Other important, if not quirky, events to take place in the month of April include National Walk to Work Day (April 4), World Pillow Fight Day (April 5), World Health Day (April 7), Passover (April 14), and Easter (April 19). End of Story

Share:
  • Facebook
  • Twitter
  • LinkedIn
  • email
  • Print

Noteworthy events for the month ahead . . .

thanksgiving-turkey

We’ll kick off November with Election Day on November 5. While it is an off-year election, there are several significant races worth paying attention to including the New York City mayoral election and New Jersey’s gubernatorial race.

Curious to know where’s next for economics, politics and business? The Economist to host its annual Global Agenda conference on November 7-8 in London where over 50 chief executives and chairmen of some of the world’s foremost companies, and leaders from politics and civil society will tackle this question.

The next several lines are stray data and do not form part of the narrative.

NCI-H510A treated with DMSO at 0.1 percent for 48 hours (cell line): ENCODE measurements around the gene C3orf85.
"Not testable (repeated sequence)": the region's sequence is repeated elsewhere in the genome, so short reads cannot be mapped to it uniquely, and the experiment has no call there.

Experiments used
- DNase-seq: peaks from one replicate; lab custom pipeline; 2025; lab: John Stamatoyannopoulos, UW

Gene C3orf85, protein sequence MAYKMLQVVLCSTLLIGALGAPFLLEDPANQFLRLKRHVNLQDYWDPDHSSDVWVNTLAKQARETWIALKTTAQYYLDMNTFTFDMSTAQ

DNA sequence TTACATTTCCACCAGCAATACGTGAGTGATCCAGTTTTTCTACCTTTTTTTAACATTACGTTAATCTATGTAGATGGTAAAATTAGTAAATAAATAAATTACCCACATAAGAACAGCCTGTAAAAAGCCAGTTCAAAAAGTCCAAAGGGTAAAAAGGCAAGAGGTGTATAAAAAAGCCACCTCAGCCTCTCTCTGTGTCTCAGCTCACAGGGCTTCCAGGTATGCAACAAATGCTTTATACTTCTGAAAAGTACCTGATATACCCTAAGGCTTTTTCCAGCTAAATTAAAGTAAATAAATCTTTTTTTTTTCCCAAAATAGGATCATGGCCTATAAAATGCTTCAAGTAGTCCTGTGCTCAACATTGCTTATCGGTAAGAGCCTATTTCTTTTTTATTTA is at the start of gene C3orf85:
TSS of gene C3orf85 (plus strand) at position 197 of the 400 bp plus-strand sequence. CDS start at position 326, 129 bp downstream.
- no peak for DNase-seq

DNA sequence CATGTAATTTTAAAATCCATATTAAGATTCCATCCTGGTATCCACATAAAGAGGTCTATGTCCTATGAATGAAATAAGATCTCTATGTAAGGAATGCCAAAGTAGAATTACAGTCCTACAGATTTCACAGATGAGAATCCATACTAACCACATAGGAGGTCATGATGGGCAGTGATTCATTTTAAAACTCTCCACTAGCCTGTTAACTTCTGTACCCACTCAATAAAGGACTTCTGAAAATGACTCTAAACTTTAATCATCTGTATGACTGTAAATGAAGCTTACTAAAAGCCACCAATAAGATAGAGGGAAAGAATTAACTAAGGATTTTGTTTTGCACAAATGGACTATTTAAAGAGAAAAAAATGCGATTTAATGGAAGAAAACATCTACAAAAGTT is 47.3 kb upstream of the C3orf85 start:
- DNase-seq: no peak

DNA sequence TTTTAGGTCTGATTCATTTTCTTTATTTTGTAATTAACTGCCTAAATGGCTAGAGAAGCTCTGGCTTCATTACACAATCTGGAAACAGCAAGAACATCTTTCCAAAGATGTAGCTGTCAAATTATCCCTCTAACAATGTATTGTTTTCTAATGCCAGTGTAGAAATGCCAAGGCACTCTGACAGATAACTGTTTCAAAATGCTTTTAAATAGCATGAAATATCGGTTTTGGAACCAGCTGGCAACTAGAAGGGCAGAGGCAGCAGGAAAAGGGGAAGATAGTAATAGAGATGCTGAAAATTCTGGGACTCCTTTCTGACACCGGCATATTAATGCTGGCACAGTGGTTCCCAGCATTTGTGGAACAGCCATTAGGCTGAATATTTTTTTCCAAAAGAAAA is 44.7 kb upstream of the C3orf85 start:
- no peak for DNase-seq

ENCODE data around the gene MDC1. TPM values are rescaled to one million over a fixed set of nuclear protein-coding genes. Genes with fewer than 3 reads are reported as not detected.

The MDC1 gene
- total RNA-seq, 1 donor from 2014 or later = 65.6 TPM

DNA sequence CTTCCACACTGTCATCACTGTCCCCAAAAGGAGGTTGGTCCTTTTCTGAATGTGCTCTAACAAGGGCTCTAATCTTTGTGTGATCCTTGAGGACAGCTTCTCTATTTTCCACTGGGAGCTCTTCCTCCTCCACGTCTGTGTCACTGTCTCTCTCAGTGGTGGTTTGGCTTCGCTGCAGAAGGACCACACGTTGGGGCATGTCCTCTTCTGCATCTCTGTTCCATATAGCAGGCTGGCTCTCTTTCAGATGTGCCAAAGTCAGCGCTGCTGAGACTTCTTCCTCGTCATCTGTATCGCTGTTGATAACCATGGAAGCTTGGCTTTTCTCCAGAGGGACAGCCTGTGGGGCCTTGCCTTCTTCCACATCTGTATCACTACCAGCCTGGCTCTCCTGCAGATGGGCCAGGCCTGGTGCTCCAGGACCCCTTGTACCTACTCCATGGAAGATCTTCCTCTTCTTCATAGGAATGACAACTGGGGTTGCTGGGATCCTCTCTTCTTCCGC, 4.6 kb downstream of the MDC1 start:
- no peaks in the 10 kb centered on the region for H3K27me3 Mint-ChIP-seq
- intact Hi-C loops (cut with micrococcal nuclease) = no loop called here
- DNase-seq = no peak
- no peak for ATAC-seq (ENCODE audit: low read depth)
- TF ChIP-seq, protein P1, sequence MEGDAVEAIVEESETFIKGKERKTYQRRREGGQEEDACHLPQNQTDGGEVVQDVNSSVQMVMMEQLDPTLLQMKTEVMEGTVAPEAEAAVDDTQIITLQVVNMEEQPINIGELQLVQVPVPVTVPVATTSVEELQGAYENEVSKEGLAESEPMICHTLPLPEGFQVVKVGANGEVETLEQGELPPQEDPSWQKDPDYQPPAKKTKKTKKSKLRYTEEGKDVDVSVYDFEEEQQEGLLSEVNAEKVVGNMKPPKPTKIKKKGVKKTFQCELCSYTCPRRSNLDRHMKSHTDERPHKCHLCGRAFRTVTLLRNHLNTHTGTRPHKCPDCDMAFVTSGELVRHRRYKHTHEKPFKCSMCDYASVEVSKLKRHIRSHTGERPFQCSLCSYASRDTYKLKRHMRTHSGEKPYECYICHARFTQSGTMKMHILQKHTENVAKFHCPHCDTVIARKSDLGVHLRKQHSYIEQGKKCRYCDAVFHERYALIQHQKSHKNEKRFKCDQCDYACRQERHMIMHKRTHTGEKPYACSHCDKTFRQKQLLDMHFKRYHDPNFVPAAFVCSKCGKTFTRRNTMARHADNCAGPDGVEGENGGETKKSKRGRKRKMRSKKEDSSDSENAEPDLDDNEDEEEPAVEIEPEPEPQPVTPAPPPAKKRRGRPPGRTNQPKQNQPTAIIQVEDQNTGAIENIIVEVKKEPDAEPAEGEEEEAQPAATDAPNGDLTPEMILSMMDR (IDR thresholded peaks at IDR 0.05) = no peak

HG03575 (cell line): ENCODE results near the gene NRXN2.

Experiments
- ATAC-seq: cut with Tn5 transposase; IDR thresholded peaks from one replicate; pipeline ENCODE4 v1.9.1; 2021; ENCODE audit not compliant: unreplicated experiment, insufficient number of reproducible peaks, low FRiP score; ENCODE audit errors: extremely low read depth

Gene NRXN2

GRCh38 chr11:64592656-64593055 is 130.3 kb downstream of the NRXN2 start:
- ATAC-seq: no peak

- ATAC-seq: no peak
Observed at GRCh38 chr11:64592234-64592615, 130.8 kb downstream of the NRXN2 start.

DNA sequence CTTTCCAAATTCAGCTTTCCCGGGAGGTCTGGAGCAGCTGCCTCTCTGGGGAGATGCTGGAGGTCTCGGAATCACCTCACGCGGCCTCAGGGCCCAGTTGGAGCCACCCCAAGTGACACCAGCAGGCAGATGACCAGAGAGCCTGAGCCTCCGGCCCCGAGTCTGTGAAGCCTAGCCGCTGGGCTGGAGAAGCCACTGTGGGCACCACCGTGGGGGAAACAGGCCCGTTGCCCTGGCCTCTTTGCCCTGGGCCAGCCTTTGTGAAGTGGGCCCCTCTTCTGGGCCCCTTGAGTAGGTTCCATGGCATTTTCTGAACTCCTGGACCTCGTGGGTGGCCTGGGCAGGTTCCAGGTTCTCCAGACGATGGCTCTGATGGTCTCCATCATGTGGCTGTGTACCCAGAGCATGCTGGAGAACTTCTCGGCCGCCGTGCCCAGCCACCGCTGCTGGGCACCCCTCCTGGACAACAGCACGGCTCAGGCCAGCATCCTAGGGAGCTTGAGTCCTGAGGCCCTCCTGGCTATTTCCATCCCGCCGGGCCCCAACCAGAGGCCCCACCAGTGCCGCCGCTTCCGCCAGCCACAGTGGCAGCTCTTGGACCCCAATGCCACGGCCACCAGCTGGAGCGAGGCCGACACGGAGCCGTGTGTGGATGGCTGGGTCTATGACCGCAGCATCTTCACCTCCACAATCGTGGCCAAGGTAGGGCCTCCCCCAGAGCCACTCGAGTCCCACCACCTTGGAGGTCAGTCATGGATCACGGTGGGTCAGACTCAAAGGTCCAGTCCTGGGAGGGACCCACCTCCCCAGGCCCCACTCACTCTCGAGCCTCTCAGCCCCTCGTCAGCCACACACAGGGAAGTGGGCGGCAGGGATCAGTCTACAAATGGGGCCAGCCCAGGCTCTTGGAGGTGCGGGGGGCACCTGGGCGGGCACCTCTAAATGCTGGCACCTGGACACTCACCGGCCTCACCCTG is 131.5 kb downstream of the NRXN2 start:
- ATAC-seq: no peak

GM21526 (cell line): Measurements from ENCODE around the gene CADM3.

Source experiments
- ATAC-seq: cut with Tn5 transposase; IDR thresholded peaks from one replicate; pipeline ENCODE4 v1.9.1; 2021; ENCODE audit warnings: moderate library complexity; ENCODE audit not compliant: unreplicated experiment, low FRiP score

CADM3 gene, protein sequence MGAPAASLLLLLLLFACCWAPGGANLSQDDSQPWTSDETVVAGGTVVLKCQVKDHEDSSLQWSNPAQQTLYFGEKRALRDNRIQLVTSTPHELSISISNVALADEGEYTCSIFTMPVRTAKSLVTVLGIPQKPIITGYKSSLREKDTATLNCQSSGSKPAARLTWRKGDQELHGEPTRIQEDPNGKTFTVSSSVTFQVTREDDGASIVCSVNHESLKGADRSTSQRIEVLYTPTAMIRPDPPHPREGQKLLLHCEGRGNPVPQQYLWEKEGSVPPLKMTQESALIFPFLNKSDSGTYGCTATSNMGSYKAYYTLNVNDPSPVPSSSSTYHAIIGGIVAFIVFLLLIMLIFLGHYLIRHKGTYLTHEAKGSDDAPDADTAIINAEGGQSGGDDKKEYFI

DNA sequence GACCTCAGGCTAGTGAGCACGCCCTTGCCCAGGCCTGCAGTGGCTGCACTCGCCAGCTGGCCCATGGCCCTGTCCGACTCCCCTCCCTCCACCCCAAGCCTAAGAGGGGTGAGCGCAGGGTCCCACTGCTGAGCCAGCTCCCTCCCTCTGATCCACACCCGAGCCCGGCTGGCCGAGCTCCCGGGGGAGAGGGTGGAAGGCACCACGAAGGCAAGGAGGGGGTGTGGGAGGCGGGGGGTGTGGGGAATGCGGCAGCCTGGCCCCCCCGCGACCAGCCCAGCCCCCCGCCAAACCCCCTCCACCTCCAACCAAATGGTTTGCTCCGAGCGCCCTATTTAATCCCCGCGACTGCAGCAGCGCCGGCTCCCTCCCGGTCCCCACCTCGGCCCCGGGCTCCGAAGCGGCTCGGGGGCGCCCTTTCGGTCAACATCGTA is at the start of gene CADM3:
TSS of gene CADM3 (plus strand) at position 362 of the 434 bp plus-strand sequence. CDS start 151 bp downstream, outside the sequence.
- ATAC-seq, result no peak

Don’t forget to honor the men and women who have served in the armed service on November 11. The National Veterans Day Ceremony will take place at the Arlington National Cemetery. For more information on other events, visit the U.S. Department of Veterans Affairs.

Gorkana will host a couple of “connection” events in November. On November 12, connect with Cosmopolitan UK and US editors at the Hearst Tower in New York City. Then on November 21, connect with a panel of reporters from The Chicago Tribune in Chicago.

PRSA will continue its series of professional development courses throughout November. Highlight courses include “Best Practices for B2B Public Relations,” “Public Relations Strategic Planning,” and “The Digital PR Strategist’s Toolkit.”